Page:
Paris, in the judgment of people like the Horners, is a delightful
A FAMILY FLIGHT.
place to visit for a time, and the best place in the world to study
art, or pursue any special object of intellectual culture; but to live
in without any such aim, it must be monotonous, at least, for good
Americans who are better employed at home in helping the progress
of their young country.
Miss Stuyvesant was a pale, rather pretty girl, a little older than
Mary, wonderfully well-dressed, with very little to say, after she had
asked a great many questions about the voyage, and regretted repeat-
edly that the Horners were so far down town, a thing she took very
much to heart.
Mary was glad when she saw in the distance Miss Lejeune
and Mr. Hervey, coming briskly along towards the house. They,
of course, were the only people she recognized, though Miss
Stuyvesant could tell the names of a number of ladies rolling along
in their open carriages, with bright parasols over their heads. Although
it was now late in October, the day was warm and sunny.
Well, that visit is off my mind," said Mrs. Horner with a sigh of
relief, when they were in the street again, "although we are in for a
dinner there. I' begged Mrs. Stuyvesant to postpone it, however,
till we are a little more settled."
"Mamma, I think Mr. Stuyvesant is a great deal nicer than the
others," said Mary.
"Yes, that is true," her mother replied; "he is an old friend of
your father's and he is very-fond of him."
"So you did not get on very well with Miss Emily ? asked Mr.
"Well, no," said Mary; "it seems as if I had seen more of Paris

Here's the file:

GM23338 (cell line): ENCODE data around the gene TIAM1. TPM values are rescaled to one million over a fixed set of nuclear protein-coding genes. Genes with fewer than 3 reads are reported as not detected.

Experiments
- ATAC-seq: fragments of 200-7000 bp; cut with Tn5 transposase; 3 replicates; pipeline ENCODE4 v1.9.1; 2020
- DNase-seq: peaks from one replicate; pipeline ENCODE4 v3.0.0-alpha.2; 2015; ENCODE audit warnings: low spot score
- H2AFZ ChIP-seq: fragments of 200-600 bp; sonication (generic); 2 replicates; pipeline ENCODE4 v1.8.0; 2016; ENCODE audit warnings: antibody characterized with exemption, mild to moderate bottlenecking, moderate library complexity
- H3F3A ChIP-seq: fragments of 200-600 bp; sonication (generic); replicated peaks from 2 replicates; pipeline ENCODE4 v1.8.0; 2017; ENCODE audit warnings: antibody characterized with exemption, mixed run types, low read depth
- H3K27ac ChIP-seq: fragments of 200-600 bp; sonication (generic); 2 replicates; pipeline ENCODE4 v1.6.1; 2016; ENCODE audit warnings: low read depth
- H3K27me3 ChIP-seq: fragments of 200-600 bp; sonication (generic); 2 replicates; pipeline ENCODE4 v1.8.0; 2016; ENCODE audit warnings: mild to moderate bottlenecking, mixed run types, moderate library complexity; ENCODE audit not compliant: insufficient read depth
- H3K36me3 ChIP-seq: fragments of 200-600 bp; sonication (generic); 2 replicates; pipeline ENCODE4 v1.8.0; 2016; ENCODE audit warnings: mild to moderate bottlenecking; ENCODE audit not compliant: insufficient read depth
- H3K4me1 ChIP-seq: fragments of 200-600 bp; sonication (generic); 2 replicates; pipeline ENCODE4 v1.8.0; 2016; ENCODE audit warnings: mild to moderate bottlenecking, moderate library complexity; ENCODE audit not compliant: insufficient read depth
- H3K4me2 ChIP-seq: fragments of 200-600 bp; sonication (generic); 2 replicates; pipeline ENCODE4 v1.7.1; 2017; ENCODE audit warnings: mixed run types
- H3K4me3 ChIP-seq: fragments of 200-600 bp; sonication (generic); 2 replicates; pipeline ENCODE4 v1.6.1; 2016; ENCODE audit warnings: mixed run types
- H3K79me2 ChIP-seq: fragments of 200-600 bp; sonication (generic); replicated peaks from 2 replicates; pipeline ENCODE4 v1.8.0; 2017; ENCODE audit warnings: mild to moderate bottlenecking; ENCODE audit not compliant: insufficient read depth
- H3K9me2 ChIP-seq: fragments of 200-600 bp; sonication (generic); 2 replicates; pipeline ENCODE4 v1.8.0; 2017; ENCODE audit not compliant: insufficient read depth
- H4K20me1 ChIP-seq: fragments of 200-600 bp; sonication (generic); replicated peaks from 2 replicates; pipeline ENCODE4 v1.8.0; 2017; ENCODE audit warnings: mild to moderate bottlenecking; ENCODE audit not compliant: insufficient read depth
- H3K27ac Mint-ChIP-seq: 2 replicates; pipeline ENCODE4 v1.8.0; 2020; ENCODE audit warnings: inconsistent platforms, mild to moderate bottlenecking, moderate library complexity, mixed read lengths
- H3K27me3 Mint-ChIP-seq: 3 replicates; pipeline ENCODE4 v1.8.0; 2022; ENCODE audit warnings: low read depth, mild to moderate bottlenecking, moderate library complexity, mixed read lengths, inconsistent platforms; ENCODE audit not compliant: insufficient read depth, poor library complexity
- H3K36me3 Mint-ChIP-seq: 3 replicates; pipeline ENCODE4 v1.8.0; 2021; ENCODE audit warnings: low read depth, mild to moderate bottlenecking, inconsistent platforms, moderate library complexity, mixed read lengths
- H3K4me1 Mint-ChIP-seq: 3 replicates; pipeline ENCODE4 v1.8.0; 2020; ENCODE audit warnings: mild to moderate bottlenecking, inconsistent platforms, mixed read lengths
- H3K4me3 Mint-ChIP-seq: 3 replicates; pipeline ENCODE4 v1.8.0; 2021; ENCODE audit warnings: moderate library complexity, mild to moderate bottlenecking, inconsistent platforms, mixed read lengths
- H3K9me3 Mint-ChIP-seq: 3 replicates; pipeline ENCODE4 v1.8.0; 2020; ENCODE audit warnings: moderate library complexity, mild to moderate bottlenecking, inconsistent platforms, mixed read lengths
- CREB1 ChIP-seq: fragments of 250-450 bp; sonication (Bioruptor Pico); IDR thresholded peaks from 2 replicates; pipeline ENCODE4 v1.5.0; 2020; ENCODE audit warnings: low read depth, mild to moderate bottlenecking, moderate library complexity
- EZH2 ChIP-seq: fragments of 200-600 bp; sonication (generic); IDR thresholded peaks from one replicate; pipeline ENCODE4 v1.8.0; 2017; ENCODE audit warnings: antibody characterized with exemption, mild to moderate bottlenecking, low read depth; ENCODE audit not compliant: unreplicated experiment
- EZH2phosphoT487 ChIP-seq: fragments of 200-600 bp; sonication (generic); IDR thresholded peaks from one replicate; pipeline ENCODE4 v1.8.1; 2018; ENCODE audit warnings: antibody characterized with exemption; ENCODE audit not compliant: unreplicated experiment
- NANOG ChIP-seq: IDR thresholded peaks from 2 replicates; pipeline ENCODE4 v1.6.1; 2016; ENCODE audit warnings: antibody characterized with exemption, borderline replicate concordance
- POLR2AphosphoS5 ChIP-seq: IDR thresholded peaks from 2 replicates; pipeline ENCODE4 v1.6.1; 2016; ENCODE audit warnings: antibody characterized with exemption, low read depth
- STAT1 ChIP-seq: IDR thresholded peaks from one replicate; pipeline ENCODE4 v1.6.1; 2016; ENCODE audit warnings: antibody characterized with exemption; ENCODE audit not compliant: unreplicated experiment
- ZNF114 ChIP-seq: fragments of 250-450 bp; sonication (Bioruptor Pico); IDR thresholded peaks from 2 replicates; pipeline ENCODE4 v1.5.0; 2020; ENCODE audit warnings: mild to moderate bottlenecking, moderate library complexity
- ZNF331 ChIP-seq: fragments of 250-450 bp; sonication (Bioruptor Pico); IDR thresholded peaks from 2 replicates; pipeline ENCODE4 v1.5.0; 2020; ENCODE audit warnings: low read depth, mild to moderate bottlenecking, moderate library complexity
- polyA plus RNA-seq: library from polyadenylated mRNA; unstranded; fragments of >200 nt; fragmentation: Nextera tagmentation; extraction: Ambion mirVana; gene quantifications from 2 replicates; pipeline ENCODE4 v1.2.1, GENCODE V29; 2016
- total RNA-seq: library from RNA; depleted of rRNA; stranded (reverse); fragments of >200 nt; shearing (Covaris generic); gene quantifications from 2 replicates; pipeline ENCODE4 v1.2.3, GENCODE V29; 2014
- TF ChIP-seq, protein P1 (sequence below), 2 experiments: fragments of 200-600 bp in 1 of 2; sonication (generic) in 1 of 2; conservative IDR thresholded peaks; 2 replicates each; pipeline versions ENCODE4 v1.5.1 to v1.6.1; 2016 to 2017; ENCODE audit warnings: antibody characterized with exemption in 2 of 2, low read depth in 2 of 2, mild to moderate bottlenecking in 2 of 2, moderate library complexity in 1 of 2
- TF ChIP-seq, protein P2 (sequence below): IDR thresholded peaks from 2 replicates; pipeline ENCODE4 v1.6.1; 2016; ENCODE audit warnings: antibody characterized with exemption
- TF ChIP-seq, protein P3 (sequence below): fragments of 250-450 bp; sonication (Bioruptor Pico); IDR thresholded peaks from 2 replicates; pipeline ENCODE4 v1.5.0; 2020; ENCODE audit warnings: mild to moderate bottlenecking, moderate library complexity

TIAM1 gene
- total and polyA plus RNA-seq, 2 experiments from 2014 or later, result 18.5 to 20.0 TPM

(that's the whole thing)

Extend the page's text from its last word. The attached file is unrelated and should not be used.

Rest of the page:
already than she has, though I have only been here three days."
Are you tired ?" he asked of the ladies in general; "for if not,
it would be a nice chance to see the Parc Monceau, which is only
a little way off on this street."
These grounds, which formerly belonged to the domain of Monceaux,
were bought by the father of Louis Philippe, in 1778, and laid out.
in a style intended to be entirely novel, differing from both French
and English established notions, so as to surprise and delight the
visitor at every step. Thus the park became at that time one
of the most fashionable resorts of the gay world; balls, plays, and
fetes of the most brilliant description were celebrated there.
The Revolution converted the park into national property; at
the Restoration it again fell to the house of Orleans, but eventually
PARIS UNDER GROUND.
came into the possession of the city and' is now a public promenade;
and although not to be compared with the Bois de Boulogne, it has
the advantage of being within the precincts of the city. The original
fantastic character of the grounds has been to some extent restored,
as in the Nau'machie, an oval sheet of water bounded by a semi-circular
The party were not too tired to spend a little time looking at the
rather gaudy, but handsome decorations in the Russian church, which
happened to be open on that day, and they then returned to their
quiet dinner in their apartment, easily persuading Mr. Hervey to
They found the others still talking of what they had seen; for
A FAMILY FLIGHT.
they had been walking all the afternoon. They crossed the rivel
by the Pont de la Concorde, on leaving that Place, and saw the Hotel
des Invalides, the public buildings along the Seine, the Quai Voltaire
with its open stalls of old second-hand books, where book-lovers were